So why, then, do so many of us feel like we can barely make ends meet?
A new report published by the Manhattan Institute, a conservative think tank, offers a clear explanation for the disconnect between the economy described by economists and the one experienced by regular people. It all boils down to the startling shift illustrated in the chart below.
Lead author Oren Cass distills it as follows: “In 1985, the typical male worker could cover a family of four’s major expenditures (housing, health care, transportation, education) on 30 weeks of salary,” he wrote on Twitter last week. “By 2018 it took 53 weeks. Which is a problem, there being 52 weeks in a year.”
Cass calls this calculation the Cost-of-Thriving Index. It measures the median male annual salary against four major household expenditures:
- Housing, defined as the annual rent for a three-bedroom house in the 40th percentile of the local housing market.
- Health care, defined as the annual premium on a typical family health insurance policy.
- Transportation, defined as the average cost of owning and operating a car driven 15,000 miles per year.
- Education, defined as the average cost of tuition, fees, and room and board at a four-year public college.
In 1985, the typical male breadwinner could cover those costs and still have 22 weeks of pay left for everything else a family wants and needs, such as food, clothing, entertainment and savings. Today, the typical salary doesn’t even cover the four basics.
It’s worth noting that Cass constructed his index around male earnings because men historically were more likely to be sole breadwinners. Plus, polls show that Americans still view men as the primary provider within a family, even though that’s increasingly no longer the case
Cass also ran the numbers for female earners, whose median wage is about 80 percent that of men. In 1985, the typical woman needed to work 45 weeks to cover the four big annual expenses; today she needs 66 weeks. That means it was easier for a female breadwinner to provide for her family in 1985 than it is for a lone male earner today.
On the cost side, the decisions are more straightforward. Cass notably bases education costs on one semester of public college. That’s because putting two kids through college would require socking away nearly a semester’s worth every year for each year of their childhood.
As for health care, even those with employer-sponsored insurance have been steadily contributing more toward their coverage. The share of the non-elderly with employer-sponsored insurance is actually falling, meaning many families are having to purchase health care plans on their own.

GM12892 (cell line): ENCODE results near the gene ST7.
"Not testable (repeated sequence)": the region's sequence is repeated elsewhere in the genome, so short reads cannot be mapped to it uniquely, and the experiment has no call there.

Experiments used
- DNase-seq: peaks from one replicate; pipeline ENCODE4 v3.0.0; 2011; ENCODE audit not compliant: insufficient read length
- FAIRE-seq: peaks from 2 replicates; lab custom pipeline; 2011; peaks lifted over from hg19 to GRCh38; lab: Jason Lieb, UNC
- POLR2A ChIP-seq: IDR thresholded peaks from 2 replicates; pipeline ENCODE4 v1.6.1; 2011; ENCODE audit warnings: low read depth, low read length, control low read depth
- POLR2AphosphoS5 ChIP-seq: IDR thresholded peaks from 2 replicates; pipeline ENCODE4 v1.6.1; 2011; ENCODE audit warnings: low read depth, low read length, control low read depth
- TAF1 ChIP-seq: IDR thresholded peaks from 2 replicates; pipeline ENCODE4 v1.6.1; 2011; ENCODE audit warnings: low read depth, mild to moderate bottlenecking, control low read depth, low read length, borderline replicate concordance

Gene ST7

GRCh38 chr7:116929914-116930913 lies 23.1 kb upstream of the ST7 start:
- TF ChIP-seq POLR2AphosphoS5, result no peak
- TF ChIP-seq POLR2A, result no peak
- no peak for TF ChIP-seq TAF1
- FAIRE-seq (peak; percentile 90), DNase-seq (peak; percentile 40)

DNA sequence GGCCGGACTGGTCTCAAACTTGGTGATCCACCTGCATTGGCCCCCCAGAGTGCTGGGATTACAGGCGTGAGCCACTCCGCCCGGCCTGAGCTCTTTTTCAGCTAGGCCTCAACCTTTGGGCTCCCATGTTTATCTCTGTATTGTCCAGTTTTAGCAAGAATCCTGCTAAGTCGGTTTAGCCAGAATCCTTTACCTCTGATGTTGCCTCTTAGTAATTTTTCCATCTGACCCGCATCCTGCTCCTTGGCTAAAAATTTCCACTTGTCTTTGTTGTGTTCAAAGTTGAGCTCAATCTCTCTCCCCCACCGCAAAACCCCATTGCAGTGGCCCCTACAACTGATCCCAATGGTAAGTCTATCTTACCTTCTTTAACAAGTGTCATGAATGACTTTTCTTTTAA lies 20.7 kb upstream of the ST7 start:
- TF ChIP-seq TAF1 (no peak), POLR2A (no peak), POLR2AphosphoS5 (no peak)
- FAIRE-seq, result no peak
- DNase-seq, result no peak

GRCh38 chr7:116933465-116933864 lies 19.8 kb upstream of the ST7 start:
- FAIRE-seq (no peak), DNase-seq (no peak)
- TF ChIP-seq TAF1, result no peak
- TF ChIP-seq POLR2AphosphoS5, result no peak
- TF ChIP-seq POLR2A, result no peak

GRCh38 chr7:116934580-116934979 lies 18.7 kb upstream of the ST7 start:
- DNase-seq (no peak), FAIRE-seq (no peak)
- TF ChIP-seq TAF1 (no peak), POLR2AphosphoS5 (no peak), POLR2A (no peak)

Additionally, the cost of health care is a major concern for many families when a parent switches jobs or is laid off for an extended period.
“A generation ago,” Cass writes, the typical male worker “could be confident in his ability to provide for his family not only the basics of food, clothing, and shelter but also the middle-class essentials of a comfortable house, a car, health care, and education. Now he cannot.”
Families, of course, have had to adapt to conform to these new realities. Families have become reliant on government for health care. People find ways to skimp on medical care. Some are taking on more debt to pay for housing.
But Cass contends that every adjustment represents an economic challenge. If both parents are working, who is supervising the kids after school? What happens if a family is maxed out on their mortgage, then one spouse loses a job? How long can you avoid the doctor before chronic health conditions catch up with you?
It’s these realities, Cass writes, that are most salient for the middle-class families who tell pollsters they live paycheck to paycheck and worry that their kids’ standard of living will be lower than theirs. Traditional economists might look at the plummeting price of flat-screen TVs as a sign that standards of living are increasing. But how useful is a cheap TV when you can’t afford your insulin?
In recent years, long-held orthodoxies about economics have been challenged by a new generation of liberal economists who see the free-market embrace of staggering economic inequality as a threat to everyone’s well-being. Similarly, Cass’s work pushes back against those same orthodoxies — but this time, from the right.
His concern about what he calls “market fundamentalism” derives from the way those markets are failing American families.
“You can have a rising GDP,” he told The Washington Post’s James Hohmann last week, “but if it’s in the context of collapsing families and people no longer getting married and declining fertility rates and so on and so forth, you haven’t necessarily enhanced well-being.”